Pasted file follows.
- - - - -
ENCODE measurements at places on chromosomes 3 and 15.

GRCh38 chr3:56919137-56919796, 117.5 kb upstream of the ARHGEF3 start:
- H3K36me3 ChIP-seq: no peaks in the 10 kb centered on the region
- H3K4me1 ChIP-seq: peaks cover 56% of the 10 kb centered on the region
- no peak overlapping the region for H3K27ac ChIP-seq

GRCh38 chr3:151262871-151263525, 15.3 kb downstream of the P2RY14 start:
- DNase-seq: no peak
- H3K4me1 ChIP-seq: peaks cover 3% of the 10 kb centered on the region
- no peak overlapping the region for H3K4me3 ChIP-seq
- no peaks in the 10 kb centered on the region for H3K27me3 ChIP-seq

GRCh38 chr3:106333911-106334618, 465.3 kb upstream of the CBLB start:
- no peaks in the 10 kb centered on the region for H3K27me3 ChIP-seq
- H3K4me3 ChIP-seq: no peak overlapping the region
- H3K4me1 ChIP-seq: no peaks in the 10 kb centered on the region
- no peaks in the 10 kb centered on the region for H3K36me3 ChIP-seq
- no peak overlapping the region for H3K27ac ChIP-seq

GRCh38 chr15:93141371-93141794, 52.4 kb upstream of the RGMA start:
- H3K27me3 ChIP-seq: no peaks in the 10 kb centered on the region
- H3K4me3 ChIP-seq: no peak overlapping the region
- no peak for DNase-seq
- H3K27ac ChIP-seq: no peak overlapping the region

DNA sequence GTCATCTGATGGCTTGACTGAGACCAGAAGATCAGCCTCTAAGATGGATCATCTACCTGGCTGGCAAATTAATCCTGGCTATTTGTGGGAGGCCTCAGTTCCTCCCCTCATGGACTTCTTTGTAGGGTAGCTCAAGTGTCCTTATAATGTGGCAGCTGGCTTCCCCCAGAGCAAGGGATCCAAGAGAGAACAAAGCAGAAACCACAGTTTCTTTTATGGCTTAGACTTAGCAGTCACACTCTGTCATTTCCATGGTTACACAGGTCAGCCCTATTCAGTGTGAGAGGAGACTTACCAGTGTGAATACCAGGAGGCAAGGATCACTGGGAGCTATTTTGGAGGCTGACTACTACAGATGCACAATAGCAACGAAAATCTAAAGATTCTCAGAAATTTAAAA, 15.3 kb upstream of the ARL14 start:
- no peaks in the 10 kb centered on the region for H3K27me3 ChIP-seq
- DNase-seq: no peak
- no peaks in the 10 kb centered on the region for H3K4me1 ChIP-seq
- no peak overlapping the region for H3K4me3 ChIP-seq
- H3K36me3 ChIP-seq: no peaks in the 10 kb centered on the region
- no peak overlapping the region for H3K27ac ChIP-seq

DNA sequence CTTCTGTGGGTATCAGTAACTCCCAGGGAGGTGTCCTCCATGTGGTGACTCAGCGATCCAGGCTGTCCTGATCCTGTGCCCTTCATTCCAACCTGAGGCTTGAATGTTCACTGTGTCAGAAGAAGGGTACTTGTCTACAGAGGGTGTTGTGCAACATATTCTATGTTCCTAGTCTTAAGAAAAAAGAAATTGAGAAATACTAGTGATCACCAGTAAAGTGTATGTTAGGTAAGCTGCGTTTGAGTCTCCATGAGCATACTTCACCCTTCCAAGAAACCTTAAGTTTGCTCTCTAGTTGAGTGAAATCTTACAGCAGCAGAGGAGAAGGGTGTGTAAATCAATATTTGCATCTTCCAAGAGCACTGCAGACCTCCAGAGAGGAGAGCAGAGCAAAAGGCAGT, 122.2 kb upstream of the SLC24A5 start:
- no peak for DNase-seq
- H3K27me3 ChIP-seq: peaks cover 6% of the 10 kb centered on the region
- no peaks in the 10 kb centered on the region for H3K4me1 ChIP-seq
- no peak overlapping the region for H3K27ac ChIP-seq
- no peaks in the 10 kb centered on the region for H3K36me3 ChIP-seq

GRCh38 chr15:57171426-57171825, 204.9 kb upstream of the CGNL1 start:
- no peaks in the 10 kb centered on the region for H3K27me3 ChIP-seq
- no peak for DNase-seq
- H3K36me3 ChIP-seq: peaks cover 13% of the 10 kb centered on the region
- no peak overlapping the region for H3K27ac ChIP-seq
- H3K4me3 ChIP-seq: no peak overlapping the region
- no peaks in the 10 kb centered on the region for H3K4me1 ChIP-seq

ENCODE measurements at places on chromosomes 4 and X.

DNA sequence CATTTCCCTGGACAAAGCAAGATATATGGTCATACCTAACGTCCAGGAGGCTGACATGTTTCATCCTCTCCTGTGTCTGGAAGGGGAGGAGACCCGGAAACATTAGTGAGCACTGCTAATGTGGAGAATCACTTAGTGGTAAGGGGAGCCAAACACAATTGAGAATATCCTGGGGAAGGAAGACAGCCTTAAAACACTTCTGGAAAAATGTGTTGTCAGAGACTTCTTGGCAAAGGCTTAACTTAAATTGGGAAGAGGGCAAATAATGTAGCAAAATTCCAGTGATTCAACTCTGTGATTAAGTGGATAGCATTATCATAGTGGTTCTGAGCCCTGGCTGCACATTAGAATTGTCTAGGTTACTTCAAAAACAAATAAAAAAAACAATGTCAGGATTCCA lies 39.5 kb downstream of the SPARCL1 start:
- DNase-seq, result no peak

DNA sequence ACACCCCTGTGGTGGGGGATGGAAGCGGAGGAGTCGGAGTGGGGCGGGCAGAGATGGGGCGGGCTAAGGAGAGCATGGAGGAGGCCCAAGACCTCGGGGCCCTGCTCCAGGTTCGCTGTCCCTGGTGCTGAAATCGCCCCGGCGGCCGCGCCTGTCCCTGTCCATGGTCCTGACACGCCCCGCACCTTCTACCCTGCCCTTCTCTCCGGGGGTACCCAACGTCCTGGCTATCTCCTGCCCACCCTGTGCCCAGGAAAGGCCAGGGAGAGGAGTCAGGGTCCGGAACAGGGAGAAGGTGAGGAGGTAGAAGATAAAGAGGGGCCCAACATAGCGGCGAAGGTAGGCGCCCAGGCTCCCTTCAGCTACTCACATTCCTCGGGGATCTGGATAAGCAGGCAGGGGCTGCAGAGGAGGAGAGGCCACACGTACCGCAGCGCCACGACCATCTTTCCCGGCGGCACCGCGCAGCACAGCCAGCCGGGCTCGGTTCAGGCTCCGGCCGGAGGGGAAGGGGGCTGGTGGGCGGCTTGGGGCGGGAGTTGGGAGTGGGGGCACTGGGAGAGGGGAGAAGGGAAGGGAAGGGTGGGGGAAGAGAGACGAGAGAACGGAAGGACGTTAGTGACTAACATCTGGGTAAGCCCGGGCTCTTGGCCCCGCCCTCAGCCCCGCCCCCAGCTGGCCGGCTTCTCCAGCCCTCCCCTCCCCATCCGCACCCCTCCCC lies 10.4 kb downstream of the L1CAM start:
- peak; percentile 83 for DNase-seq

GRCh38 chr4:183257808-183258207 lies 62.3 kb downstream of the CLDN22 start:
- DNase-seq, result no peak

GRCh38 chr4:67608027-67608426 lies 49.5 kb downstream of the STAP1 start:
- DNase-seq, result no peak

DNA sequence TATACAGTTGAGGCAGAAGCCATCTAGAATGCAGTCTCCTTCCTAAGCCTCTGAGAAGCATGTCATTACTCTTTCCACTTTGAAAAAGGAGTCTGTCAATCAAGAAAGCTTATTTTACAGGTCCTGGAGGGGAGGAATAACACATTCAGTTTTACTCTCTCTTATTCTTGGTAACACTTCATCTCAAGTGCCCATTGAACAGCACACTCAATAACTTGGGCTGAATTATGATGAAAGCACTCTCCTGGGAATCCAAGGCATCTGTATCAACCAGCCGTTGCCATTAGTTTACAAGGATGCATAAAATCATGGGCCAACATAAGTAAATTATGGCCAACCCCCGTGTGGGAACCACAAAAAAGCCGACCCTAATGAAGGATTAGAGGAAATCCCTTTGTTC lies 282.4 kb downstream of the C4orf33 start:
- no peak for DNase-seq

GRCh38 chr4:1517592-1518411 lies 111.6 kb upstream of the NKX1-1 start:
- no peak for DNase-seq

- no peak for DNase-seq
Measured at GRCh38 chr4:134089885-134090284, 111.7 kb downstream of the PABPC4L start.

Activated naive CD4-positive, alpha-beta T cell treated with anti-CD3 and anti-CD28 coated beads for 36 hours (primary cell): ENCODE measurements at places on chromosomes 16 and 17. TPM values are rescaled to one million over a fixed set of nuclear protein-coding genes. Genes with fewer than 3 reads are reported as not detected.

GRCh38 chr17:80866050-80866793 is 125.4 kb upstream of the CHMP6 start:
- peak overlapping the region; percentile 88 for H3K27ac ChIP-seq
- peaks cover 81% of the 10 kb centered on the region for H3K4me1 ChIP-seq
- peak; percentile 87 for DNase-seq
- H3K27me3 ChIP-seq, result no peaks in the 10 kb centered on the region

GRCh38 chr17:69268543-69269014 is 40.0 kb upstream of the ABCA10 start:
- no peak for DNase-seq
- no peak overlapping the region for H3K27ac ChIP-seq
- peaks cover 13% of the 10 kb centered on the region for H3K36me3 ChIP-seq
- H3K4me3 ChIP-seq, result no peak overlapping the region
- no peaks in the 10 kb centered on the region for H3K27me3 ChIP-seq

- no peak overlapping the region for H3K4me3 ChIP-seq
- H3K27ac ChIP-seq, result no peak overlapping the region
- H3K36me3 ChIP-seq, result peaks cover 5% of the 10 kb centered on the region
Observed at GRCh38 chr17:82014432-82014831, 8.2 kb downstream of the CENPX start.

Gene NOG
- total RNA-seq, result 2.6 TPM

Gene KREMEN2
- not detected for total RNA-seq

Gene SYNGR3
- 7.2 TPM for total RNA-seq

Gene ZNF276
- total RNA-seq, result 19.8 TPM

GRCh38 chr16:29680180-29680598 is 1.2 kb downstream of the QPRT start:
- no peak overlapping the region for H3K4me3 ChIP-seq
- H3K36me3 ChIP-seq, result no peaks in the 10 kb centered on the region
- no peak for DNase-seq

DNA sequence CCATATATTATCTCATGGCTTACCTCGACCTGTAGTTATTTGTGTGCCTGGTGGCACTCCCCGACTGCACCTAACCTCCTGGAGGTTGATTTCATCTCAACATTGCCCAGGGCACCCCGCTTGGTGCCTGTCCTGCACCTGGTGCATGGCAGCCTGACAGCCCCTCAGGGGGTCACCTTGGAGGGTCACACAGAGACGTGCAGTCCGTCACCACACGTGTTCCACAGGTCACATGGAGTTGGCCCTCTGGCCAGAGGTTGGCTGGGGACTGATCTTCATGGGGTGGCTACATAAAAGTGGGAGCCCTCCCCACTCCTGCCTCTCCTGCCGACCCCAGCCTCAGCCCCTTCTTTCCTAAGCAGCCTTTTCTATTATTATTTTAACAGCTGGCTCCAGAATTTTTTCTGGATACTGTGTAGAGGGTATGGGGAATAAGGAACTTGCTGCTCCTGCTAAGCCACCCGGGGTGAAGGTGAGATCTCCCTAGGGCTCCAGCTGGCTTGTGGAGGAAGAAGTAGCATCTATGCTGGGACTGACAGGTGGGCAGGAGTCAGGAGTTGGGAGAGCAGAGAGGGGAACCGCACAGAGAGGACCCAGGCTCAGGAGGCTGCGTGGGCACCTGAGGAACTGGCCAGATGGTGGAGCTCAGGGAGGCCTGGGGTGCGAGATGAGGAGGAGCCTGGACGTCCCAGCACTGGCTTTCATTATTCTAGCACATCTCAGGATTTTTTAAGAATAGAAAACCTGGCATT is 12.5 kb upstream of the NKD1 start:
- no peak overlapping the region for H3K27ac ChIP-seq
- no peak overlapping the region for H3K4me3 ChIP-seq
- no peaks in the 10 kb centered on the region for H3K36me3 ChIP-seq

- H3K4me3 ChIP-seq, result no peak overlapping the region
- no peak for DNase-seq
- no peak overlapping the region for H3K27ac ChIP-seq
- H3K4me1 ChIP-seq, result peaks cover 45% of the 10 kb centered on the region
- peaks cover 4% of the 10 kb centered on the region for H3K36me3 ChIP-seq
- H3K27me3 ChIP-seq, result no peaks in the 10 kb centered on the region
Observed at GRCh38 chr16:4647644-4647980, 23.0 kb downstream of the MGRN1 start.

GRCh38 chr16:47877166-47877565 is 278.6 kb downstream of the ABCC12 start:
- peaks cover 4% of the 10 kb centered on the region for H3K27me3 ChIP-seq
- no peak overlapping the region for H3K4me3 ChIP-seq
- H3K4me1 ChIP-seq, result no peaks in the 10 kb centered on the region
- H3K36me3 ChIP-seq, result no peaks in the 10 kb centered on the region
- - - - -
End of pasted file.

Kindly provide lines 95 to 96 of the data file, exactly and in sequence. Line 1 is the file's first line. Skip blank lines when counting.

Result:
Observed at GRCh38 chr16:4647644-4647980, 23.0 kb downstream of the MGRN1 start.

GRCh38 chr16:47877166-47877565 is 278.6 kb downstream of the ABCC12 start: